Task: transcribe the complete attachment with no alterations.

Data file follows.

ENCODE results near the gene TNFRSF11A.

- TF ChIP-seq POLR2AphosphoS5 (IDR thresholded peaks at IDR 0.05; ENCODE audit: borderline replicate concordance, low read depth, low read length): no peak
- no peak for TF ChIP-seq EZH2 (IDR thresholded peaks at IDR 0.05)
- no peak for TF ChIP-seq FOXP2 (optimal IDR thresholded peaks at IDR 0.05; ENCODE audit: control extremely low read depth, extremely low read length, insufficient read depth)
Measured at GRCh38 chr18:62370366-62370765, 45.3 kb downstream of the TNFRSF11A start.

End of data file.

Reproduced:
ENCODE results near the gene TNFRSF11A.

- TF ChIP-seq POLR2AphosphoS5 (IDR thresholded peaks at IDR 0.05; ENCODE audit: borderline replicate concordance, low read depth, low read length): no peak
- no peak for TF ChIP-seq EZH2 (IDR thresholded peaks at IDR 0.05)
- no peak for TF ChIP-seq FOXP2 (optimal IDR thresholded peaks at IDR 0.05; ENCODE audit: control extremely low read depth, extremely low read length, insufficient read depth)
Measured at GRCh38 chr18:62370366-62370765, 45.3 kb downstream of the TNFRSF11A start.